Do you have a brand advocate?

04-11-12 Alison Parker 0 comment

hagrid

Look after your brand advocates ...they are magical creatures.

Do you have customers who really love your product or services? Do they blog about the latest product launch at the Dubai Mall? Well if you do, congratulations… you have yourself a bone fide brand advocate.

If you’ve not heard about brand advocates before, they are the customers who love your brand so much they tell other people about it. In the past this was someone who told their neighbour and their friends and family how great your brand was. In the age of the internet, they are more likely to be spreading the love through blogs, YouTube, Pinterest, Twitter and Facebook.

You may not think that your line of business lends itself to the notion of a brand advocate. And although an accountancy firm will not get many pins on Pinterest, they may get some excellent feedback on the LinkedIn forums.

You may not even be aware you have someone out there telling everyone how great you are. Which is why it’s important for you have someone in your office (or outsource if it’s easier) who can watch your social media profile and identify the brand advocates out there.

Once you’ve found some people who are saying nice things about you, don’t go diving in and asking them around for dinner. Stop and consider who they are, what they are saying, and whom they are saying it to. It may not be necessary to contact them immediately, but it would be nice if they’ve mentioned you on Twitter to thank them for the mention.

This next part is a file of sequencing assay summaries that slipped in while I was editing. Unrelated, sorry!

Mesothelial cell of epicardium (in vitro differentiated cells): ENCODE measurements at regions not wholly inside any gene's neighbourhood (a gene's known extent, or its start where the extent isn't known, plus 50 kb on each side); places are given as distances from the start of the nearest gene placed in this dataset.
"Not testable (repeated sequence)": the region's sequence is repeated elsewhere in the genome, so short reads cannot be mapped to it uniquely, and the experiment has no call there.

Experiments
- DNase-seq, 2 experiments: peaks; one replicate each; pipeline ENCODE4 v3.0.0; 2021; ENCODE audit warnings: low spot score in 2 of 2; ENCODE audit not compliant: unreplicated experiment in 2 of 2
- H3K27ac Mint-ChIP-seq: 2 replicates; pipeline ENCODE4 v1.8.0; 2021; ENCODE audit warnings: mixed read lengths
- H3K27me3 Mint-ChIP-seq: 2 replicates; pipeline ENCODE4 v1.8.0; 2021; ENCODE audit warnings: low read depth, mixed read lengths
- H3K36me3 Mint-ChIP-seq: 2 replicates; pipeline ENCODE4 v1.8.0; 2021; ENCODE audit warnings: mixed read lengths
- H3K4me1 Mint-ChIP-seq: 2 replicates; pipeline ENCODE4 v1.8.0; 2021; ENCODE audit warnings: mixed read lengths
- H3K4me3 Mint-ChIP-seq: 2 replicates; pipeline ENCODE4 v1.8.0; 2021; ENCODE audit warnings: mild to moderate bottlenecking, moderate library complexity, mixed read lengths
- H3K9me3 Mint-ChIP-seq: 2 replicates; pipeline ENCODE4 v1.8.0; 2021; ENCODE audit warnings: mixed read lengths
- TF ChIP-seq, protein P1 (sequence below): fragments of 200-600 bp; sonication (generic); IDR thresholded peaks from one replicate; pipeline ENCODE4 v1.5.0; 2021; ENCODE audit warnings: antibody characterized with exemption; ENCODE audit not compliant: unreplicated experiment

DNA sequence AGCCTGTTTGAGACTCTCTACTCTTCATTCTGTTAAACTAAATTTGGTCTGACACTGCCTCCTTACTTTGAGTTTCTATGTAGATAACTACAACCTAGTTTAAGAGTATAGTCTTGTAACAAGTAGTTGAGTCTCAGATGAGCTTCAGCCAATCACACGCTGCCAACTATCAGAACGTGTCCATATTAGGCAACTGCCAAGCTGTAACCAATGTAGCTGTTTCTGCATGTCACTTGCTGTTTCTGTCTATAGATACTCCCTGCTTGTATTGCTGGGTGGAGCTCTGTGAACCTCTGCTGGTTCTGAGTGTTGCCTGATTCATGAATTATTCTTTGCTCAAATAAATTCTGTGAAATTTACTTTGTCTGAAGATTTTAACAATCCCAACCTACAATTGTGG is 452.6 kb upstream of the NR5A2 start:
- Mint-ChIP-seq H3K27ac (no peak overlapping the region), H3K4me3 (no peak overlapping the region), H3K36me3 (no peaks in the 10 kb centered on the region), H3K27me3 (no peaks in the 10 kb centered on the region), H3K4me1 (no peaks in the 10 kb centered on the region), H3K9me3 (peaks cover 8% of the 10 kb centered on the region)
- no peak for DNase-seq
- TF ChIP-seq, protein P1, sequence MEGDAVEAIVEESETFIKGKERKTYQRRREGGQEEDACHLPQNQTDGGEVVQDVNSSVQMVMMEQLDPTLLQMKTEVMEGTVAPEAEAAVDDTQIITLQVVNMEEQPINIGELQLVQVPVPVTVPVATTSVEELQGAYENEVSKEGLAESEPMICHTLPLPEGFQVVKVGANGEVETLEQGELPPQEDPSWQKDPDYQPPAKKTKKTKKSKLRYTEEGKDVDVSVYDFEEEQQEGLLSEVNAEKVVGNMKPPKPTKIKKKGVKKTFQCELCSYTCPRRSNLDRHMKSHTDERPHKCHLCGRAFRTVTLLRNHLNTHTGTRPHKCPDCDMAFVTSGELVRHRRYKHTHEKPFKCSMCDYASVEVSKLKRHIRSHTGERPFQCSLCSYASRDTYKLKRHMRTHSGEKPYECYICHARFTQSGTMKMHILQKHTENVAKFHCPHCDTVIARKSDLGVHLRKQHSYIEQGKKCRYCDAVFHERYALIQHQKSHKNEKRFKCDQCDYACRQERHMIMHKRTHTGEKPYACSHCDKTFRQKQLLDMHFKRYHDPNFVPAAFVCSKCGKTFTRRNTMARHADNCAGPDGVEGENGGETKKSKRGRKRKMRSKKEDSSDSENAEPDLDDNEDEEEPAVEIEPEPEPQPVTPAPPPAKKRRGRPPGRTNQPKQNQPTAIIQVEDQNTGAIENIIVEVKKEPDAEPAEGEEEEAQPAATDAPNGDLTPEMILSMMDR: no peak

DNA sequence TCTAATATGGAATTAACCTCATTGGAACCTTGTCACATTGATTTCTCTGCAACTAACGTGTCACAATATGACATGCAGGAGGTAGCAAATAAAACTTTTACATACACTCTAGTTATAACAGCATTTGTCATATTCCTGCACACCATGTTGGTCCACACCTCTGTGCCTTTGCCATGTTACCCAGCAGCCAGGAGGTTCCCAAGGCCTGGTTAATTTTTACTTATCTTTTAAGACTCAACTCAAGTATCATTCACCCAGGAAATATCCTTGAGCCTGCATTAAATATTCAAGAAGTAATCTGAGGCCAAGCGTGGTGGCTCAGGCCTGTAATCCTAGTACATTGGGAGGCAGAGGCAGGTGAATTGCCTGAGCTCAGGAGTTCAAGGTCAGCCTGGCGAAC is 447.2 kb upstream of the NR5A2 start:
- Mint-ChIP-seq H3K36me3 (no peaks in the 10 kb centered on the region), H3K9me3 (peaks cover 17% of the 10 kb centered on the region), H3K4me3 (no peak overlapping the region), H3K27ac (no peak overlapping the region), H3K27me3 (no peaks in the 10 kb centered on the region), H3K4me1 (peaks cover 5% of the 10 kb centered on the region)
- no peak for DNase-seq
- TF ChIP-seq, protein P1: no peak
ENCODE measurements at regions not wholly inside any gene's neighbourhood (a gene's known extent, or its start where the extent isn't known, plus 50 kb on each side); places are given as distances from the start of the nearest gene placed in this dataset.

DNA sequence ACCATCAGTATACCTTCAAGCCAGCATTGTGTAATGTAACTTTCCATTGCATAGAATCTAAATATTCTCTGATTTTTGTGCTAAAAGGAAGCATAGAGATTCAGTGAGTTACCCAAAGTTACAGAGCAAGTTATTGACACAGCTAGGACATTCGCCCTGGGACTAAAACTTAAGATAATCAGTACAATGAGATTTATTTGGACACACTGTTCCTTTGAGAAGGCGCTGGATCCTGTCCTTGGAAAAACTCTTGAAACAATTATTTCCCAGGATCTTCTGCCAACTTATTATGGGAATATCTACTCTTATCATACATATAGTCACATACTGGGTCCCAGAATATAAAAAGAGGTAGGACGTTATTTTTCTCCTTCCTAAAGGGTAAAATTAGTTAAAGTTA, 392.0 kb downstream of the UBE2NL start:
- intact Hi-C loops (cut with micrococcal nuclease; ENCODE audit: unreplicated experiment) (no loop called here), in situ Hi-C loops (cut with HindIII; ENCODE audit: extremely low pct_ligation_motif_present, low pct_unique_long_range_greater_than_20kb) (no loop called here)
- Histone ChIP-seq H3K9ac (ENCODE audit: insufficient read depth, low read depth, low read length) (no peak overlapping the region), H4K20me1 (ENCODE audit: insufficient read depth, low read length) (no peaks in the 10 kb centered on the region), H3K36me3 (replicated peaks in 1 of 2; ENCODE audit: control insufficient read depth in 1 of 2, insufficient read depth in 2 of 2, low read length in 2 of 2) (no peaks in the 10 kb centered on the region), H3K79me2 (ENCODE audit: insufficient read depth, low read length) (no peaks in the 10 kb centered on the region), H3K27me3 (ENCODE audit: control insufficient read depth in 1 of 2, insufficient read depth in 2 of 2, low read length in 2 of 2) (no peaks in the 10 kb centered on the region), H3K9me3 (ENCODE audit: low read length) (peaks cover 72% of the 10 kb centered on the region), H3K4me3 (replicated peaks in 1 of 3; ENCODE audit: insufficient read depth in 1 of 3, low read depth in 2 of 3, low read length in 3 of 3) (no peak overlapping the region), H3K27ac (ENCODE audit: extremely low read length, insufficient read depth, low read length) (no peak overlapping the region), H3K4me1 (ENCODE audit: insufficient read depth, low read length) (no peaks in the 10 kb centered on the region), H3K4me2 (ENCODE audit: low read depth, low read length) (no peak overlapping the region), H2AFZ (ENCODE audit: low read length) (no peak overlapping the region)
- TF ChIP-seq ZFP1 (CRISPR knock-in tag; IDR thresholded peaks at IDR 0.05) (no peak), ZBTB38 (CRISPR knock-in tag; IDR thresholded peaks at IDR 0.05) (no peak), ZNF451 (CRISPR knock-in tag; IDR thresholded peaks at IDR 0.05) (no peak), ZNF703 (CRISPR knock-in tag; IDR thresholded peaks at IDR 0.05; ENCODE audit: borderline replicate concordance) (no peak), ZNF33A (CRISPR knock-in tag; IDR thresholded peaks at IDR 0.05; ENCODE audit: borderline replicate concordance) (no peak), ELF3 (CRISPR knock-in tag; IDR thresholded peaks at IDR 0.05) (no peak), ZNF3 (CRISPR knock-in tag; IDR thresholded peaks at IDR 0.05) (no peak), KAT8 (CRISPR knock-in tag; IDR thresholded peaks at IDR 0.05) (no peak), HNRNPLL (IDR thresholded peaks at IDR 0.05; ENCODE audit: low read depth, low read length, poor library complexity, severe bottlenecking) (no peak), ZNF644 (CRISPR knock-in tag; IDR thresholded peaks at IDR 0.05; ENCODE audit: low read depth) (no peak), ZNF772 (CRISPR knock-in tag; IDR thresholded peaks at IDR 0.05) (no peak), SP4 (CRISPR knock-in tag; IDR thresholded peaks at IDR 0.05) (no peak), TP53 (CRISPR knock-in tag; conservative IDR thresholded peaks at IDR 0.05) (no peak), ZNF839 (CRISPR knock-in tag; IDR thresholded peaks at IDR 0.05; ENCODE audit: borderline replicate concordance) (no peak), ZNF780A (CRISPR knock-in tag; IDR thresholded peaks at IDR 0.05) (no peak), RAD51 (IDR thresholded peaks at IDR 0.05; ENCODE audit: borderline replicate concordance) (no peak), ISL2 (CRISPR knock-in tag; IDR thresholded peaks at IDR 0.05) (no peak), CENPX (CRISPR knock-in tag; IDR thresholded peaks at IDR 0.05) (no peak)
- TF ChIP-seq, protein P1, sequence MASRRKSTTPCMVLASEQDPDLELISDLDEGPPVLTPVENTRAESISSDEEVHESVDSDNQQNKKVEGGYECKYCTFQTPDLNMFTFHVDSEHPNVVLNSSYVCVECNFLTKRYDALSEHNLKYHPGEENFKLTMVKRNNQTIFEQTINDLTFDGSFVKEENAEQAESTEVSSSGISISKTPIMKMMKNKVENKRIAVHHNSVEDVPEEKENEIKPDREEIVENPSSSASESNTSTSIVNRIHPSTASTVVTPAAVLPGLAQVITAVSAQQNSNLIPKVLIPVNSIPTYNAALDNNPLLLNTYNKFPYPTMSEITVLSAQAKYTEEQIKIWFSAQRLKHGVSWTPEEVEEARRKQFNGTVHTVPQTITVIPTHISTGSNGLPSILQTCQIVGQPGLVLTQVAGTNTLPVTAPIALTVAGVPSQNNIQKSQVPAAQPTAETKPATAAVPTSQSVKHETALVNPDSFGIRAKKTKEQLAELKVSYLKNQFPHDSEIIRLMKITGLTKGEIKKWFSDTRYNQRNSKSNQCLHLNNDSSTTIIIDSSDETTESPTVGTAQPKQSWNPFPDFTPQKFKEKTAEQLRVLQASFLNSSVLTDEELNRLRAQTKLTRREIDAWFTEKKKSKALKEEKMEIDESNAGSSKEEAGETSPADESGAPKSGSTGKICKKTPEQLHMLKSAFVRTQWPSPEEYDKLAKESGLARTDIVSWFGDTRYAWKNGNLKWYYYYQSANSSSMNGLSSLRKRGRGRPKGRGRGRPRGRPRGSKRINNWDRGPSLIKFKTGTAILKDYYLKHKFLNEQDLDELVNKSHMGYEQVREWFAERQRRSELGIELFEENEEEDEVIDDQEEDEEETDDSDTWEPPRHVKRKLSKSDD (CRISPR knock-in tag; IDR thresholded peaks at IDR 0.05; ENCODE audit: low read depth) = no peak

If you don’t find any, don’t worry. There are ways of building an environment that help people who love your company’s products or services become brand advocates. And the best thing about having an advocate is it can become a genuinely nice relationship. It can be rewarding for both your company and the advocate themselves.

One fledgling UK make-up manufacturer created a great reward system to build advocates online. They asked their Twitter followers and Facebook fans to post pictures and videos of themselves using the make-up, and then retweeted or shared the picture on Twitter and Facebook. This type of reciprocation is valuable in social media, giving people the opportunity to interact with like-minded people.

At the launch of their products in stores, they promoted it through social media and offered a free sample bag to a certain number of people who were the first to arrive. People then tweeted about receiving the bag and posted pictures online.

You can’t always contain your brand advocates, and you need to be aware of the distinction between an advocate and someone who is trying to make money off the back of your brand. There are many examples of fans trying to sell products that are a little too close to the brand for comfort. A famous example of this was when a Harry Potter fan tried to publish the Harry Potter lexicon. It was the subject of a lawsuit, but did eventually get published, but in a shorter form than the original.

Every business is different, and you should consider carefully how best to build up a brand following. What works for a make-up manufacturer, may not work so well for the accountancy firm. But the main consideration is how you want your brand to be perceived, and promoted, and how to turn a person who simply loves your product into a brand advocate for that product.



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